Kidnapping Freddy Heineken
Time Out says
Real-life events which captivated the Netherlands in 1983 sadly make for a bland true-crime drama, despite the presence of Anthony Hopkins, Jim Sturgess and Sam Worthington. Turned down for a bank loan, a bunch of previously law-abiding citizens hit on the money-making conceit of kidnapping the brewing magnate who was then one of the country’s wealthiest individuals.
Sturgess is his usual moderately likeable but hardly distinctive self as the nominal ringleader, and Worthington is predictably wooden as the gang’s most volatile member. Yet the script doesn’t succeed in getting the audience invested in their operation before trundling through the details – and since we only see the drama from their perspective, there’s very little tension as the law closes in.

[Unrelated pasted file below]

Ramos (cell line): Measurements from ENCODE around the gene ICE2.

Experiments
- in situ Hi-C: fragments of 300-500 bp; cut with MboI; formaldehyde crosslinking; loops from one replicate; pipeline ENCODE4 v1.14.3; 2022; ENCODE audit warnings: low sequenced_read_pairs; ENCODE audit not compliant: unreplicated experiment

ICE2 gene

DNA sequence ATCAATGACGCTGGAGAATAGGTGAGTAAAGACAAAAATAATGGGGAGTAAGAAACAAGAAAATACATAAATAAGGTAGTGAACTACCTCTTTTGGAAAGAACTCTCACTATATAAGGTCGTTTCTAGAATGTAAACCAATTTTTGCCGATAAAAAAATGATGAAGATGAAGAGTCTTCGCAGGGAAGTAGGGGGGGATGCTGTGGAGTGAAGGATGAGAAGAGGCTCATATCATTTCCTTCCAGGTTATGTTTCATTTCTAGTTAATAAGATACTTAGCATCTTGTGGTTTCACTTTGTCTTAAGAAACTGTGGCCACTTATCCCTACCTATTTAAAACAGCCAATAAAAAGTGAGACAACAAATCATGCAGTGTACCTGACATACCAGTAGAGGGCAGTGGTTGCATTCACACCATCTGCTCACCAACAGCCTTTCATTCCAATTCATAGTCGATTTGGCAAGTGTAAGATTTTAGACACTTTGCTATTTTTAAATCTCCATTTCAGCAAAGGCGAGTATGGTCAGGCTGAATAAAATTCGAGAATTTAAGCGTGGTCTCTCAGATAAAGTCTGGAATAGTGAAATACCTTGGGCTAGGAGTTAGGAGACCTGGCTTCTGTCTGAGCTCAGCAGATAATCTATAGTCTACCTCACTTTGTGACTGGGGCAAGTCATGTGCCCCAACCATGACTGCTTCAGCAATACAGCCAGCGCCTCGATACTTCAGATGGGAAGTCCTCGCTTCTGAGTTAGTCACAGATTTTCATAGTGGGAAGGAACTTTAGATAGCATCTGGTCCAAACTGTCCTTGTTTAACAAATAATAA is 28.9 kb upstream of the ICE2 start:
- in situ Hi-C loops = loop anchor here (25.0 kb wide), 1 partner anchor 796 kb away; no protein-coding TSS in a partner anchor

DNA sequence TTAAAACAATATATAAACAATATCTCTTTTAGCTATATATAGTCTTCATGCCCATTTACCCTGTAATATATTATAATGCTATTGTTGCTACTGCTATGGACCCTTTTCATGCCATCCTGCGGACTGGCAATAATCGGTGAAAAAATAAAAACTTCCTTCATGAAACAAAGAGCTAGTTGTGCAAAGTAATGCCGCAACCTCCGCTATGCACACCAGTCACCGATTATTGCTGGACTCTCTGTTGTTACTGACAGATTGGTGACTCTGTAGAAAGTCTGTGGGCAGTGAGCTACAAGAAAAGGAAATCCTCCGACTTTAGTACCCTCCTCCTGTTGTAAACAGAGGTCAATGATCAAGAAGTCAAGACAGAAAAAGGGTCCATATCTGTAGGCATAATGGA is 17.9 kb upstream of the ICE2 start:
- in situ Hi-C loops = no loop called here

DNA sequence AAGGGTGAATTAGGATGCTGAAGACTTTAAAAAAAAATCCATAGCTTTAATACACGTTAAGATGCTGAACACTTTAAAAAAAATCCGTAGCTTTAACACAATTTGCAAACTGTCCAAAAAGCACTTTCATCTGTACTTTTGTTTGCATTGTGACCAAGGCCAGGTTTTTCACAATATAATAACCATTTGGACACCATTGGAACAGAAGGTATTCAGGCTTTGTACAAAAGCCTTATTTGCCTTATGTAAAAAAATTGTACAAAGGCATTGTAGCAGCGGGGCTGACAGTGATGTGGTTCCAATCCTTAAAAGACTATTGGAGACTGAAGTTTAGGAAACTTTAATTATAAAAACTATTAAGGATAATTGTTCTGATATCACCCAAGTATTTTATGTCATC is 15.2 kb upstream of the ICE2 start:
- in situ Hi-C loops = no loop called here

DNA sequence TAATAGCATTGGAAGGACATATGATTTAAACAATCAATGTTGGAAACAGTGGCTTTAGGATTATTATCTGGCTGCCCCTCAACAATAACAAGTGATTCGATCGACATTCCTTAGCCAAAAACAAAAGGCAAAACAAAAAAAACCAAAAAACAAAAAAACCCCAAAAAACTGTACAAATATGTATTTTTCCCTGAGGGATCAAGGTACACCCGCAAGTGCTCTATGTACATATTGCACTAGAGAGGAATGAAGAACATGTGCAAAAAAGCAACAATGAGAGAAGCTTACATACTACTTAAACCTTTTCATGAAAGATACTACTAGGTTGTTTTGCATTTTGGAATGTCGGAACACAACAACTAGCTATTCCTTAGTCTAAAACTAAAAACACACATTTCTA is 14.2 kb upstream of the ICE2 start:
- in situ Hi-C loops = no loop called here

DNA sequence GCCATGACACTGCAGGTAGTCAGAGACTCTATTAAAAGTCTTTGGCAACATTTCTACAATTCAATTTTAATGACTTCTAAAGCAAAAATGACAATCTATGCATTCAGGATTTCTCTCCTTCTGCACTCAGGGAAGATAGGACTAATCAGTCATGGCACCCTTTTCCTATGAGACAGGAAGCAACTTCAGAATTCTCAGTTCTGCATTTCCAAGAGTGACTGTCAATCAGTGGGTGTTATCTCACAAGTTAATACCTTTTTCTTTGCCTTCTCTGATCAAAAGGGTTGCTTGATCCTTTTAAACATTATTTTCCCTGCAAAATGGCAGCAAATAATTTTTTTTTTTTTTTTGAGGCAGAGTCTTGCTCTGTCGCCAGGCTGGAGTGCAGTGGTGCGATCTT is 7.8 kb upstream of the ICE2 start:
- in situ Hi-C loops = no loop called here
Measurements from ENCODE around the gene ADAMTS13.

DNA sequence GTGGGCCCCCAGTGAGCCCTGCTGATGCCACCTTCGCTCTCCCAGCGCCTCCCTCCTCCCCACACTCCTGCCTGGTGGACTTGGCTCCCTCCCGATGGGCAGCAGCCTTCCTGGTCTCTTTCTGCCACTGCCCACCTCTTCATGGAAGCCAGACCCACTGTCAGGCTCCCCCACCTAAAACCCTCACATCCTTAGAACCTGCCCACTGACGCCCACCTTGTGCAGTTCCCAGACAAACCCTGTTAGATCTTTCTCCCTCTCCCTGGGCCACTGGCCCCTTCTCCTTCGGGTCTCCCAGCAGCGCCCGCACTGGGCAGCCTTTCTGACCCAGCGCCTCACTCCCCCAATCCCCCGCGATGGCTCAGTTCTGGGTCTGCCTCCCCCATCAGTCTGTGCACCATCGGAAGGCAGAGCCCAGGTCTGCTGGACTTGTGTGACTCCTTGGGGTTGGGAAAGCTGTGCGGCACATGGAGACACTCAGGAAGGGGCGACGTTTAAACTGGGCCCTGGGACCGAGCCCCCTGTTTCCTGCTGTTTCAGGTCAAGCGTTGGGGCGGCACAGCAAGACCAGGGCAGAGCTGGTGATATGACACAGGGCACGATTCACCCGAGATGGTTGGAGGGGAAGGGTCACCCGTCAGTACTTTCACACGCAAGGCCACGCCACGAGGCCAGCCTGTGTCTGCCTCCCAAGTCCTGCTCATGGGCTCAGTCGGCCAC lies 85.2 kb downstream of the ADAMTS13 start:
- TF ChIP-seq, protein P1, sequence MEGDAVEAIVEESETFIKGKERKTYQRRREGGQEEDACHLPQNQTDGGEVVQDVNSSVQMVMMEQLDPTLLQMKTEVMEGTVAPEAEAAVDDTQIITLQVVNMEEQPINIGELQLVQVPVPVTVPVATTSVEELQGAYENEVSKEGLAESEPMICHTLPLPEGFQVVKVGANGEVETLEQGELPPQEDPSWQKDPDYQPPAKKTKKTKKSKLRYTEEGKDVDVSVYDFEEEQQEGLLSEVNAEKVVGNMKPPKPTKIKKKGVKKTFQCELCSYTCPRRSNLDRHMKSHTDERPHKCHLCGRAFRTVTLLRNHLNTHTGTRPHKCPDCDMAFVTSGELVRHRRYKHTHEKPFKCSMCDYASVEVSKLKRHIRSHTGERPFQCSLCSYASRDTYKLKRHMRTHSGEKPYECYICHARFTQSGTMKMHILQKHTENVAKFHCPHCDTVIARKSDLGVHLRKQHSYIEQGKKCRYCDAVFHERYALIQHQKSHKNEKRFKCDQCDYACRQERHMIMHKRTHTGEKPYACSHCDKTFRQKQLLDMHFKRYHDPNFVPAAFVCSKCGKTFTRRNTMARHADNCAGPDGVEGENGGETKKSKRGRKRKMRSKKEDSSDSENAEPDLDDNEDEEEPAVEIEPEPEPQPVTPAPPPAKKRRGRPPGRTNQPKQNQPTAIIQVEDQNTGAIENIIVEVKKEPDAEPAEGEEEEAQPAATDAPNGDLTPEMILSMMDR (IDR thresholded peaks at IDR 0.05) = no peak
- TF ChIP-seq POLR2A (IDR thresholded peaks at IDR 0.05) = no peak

Thankfully, Hopkins brings some charismatic presence to his role as Freddy Heineken, though again, true to the film’s circumspect approach we don’t sense much jeopardy in his plight. Moreover, in trying to psych-out his abductors he also makes the film’s mundane cautionary-tale agenda thuddingly obvious. One capably staged chase sequence apart, whizzing along Amsterdam’s narrow streets and wide canals, it’s not one to set the pulse racing.
Cast and crew